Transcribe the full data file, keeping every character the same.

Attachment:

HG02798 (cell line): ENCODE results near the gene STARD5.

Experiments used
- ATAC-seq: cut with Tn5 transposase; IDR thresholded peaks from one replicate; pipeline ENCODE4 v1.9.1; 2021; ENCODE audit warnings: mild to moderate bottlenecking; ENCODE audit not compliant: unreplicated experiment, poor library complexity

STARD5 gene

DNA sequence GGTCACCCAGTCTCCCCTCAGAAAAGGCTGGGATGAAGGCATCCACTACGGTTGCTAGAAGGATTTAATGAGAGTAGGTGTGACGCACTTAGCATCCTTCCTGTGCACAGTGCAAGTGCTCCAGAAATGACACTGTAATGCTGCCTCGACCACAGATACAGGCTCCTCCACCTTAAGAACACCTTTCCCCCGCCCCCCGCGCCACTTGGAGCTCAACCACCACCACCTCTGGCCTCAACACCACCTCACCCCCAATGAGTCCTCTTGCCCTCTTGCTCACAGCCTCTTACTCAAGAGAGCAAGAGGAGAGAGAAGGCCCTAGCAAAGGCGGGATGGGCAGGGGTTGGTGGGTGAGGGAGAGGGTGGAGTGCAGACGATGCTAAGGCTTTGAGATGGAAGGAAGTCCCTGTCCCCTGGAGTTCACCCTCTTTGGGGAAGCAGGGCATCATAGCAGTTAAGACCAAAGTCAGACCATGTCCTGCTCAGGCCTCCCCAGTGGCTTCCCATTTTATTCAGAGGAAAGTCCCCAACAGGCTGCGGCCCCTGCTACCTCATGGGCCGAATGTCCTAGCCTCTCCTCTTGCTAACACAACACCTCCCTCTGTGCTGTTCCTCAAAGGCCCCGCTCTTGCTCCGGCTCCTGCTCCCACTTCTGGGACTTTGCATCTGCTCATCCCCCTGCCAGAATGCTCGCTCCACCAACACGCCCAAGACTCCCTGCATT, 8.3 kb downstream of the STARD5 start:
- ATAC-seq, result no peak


HG02798 (cell line): ENCODE results near the gene STARD5.

Experiments used
- ATAC-seq: cut with Tn5 transposase; IDR thresholded peaks from one replicate; pipeline ENCODE4 v1.9.1; 2021; ENCODE audit warnings: mild to moderate bottlenecking; ENCODE audit not compliant: unreplicated experiment, poor library complexity

STARD5 gene

DNA sequence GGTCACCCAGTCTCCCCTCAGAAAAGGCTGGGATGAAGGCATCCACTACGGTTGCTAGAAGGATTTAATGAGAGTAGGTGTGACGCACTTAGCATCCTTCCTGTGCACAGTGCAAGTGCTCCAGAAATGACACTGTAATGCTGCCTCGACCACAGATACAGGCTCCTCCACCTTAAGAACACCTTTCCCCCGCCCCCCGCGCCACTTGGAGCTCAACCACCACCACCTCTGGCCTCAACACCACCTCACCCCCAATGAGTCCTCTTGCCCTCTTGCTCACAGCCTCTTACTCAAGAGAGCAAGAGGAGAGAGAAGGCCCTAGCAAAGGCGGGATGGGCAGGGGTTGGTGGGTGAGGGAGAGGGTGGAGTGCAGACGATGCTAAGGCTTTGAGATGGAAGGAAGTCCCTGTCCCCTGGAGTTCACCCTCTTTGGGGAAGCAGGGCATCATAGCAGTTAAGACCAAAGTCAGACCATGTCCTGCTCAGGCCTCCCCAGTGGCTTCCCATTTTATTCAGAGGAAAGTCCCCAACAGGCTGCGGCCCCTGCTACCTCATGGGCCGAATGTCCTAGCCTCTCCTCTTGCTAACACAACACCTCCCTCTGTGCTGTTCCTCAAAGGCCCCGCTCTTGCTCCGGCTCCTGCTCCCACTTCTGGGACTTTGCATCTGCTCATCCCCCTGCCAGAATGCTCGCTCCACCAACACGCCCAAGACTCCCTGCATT, 8.3 kb downstream of the STARD5 start:
- ATAC-seq, result no peak